SLUG: That was before you released Asleep at Heaven’s Gate, and a lot can change in that amount of time. Has it felt like a long, or different, time for you?
ZR: Considering that was even before Obama was President, yah, I’d say so. We need a new formula for the perception of time. Some kind of a cross breed of Moore’s Law coupled with the general feeling that everything accelerates as you age: Unbridled and uncontrolled technology + the wisdom of living through another year + knowing that ultimately, no matter what you think you know, you really know very little = time.
SLUG: Over the course of the last 10 years, what has changed? Specifically the philosophies, approaches and ways the world is perceived by you and conveyed in your music?
ZR: We are on the cusp of some major paranoia. Totally well-founded, too. I was staying at a friend’s house in L.A. recently while he was out of town. They have one of those home surveillance systems. So, I walk up to his front door, and BOOM—he called me because he got a message on his phone that I was there. Dude could see me in the camera as I was talking to him. The camera lens he was watching me from was not all that dissimilar from HAL. I was walking through the house thinking, “Is every word I say being listened to? Could it be?” So the question isn’t about whether music is different: Everything is different. Shit, truth is different. Waiting for the bus is different. Freedom is different. At some point, we are going to have to recognize that the glorious machine we call a brain isn’t meant to commingle with the current digital systems we have in place. We can’t keep up. And it’s bumming everyone out. I still really love guitars and synths though. I was writing a song in my bathroom yesterday morning, sipping coffee, listening to the birds outside.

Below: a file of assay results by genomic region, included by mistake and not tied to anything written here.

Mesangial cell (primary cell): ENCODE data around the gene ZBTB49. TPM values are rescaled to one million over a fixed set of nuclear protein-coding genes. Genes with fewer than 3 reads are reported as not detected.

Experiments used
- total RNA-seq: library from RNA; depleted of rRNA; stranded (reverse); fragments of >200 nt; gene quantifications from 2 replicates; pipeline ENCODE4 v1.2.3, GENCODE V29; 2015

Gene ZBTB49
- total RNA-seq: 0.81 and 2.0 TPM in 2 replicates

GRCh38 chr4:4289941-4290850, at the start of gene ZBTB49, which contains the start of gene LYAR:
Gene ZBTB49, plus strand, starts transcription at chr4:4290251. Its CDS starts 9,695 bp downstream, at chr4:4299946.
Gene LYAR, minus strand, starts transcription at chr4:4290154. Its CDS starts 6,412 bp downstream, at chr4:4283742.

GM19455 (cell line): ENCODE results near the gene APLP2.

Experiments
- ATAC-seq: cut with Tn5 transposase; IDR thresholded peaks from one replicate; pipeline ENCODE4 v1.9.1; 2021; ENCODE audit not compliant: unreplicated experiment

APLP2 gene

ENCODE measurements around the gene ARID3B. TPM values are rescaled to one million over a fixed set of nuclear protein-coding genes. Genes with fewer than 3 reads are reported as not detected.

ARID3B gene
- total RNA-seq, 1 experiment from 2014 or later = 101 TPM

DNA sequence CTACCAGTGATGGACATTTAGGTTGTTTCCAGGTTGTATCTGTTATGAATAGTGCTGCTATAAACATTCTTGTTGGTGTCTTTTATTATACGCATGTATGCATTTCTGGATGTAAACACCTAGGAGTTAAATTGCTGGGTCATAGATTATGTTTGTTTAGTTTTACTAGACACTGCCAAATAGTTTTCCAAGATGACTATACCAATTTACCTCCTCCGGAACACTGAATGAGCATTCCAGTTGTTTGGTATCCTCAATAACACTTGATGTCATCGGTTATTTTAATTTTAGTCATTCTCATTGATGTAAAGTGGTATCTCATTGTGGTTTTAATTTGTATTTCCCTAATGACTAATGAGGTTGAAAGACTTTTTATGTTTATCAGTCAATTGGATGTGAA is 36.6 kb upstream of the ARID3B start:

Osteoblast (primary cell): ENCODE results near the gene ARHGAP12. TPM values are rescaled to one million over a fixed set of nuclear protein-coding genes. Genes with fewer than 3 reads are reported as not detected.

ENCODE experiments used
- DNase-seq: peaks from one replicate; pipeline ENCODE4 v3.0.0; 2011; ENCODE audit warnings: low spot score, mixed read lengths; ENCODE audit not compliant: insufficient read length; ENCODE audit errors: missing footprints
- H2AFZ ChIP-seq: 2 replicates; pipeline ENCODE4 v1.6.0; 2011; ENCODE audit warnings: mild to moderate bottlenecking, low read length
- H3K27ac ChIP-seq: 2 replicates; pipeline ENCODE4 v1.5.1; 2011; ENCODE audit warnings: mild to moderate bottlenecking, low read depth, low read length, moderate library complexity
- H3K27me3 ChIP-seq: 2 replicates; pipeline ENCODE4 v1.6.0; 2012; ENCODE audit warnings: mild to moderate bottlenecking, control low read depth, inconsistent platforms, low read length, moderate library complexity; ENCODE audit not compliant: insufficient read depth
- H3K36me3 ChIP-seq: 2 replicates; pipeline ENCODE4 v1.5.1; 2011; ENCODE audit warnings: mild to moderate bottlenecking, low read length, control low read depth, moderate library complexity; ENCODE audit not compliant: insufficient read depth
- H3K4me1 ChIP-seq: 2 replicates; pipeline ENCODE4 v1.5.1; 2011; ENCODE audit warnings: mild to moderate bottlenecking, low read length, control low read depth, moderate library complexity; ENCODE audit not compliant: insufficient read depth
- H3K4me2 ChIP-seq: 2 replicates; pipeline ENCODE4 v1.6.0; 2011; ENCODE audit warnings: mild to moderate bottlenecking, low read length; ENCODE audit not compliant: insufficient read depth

SLUG: After the tour, what is on the horizon for Rogue Wave?
ZR: Not thinking about it yet. Don’t know if the world needs or wants another Rogue Wave LP. I’ve been writing a lot for about a year. Might just keep it to myself this time.
Rogue Wave are playing Wednesday night, April 25, at Urban. If you love the band, or have ever loved them in the past, I wouldn’t miss it. The show shouldn’t disappoint—the Archers of Loaf analogy alone should squash any second guessing. If you aren’t familiar with Rogue Wave’s calm indie pop delicacies, the show might be just what you need to feel good on a bad day when you might be wary of a world that is always changing the rules. Who knows, the band’s ability to play memorably may provide some positive recollections for years to come.